Why do so many things in our life break on holidays, nights, and weekends? Over the years I have had way too many pipes leak, hot water heaters spring a leak and furnaces die at the worst times.
The same is true for technology. Most of our clients have limited resources, staff, and budgets so weekends are generally left on "auto pilot" - hoping nothing bad happens and hoping they walk in the door Monday in an uneventful manner.
However, unfortunately for one of our larger customers Saturday came and very bad things started happening to their storage area network (SAN). This storage device contained most of their critical file servers and data. Without it their entire operation was dead - affecting about 12,000 users. The system in question has redundant systems for all of it critical parts along with extra spare drives to immediately, automatically replace a failed drive without user intervention to maintain maximum redundancy and performance. It is world class equipment.
On Saturday the first alert came. They lost a drive. It happens. The system immediately grabbed a spare and automatically fixed its issue as it was designed to do. Unfortunate, but everything working as designed. Then a second drive failed. Again the system automatically grabbed a spare and fixed the issue. Highly unusual, but again the system was designed to automatically deal with that. Then a third drive died! That is probably a once in a decade or more failure event. The spares were gone! It was now Sunday morning. Fortunately the system was designed with what is called a RAID set. It now had one less drive than it needed to be completely functional, but it was now using basic X x Y = Z algebra to re-create the missing drive data on the fly to keep the system running until a real drive could be both obtained and manually inserted.
That Sunday morning this absolutely vital piece of equipment was one failure away from a total collapse. The stark reality loomed that realistically everything that these 12,000 users relied on would simple cease to exist. That meant implementing the real disaster recovery plan and probably a couple of days of downtime to rebuild and restore everything. If anything else went wrong, organizational chaos would ensue as the user's struggled to get by without their critical systems.
And while all this carnage was going on the client was asleep unaware how close to destruction they were.
Fortunately our client subscribes to CSI's Paladin Sentinel Remote Monitoring service. This provides them 24x7x365 monitoring coverage of their critical systems. As these events unfolded through the weekend Paladin began notifying our technical staff of the events. As we watched the events continue into Sunday morning the alarms started going off and our technical staff quickly realized this was no routine failure and what was as stake for our client. Since we have emergency, after hours support, phone calls were made to the vendor and the emergency contact for our client. The SAN was under 4 hour on-site 24x7x365 service. However, this was so unusual a failure that the vendor only had two replacement drives available in the region on a Sunday. At 6pm on Sunday our systems engineer met the customer and the vendor courier on-site and swapped the two drives. The rebuild process started automatically. By 6:30 everyone was going home. Based upon the rebuild rate we estimated another 5 hours to fully re-establish redundancy. We weren't out of the woods yet. If anything happened I the next 5 hours, our client was still going to be dead. Our technical staff continued use our Paladin Sentinel Remote Monitoring system to remotely monitor the rebuild progress well into the evening until we were absolutely sure that they were completely safe. Then the third and final drive was replaced in a routine manner on Tuesday.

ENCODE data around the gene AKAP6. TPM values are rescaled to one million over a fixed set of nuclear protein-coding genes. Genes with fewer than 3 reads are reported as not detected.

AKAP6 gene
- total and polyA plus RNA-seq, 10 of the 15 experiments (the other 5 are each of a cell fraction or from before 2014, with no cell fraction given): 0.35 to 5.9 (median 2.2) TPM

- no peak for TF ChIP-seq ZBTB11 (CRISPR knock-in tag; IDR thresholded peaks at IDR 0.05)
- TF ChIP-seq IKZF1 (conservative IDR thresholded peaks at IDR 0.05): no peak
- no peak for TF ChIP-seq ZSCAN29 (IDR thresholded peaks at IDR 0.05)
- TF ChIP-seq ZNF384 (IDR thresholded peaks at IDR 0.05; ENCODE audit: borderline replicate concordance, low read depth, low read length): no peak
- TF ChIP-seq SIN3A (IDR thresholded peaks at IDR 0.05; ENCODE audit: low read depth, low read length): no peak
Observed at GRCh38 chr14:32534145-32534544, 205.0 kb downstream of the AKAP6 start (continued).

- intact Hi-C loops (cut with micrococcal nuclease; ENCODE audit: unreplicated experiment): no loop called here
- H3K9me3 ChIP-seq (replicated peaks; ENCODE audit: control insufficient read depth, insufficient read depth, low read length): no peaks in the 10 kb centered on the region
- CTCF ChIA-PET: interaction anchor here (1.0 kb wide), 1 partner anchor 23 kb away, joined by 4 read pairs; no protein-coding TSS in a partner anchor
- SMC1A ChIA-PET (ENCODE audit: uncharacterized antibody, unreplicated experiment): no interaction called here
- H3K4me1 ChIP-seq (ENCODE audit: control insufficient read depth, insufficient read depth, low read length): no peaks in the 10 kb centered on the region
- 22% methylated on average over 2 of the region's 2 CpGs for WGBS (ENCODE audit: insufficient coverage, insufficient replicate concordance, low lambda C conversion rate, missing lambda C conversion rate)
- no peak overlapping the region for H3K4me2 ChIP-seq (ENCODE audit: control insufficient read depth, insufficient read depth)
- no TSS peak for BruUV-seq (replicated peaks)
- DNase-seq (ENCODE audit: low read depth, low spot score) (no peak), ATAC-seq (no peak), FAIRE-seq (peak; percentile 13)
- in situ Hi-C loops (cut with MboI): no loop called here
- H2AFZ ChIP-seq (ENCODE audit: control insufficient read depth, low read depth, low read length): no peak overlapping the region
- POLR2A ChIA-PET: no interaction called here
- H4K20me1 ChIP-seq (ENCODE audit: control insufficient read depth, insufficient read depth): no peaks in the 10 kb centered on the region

Because the customer used CSI's Paladin Sentinel monitoring what could have been an absolute disaster of huge proportions was a non-event. The 12,000 users came in on Monday in an uneventful manner blissfully ignorant of how bad things were over the weekend and how close they came to having a very, very bad and stressful week.
Whether you have 50,000 users or 15 that is what CSI does every day for all our customers big and small..
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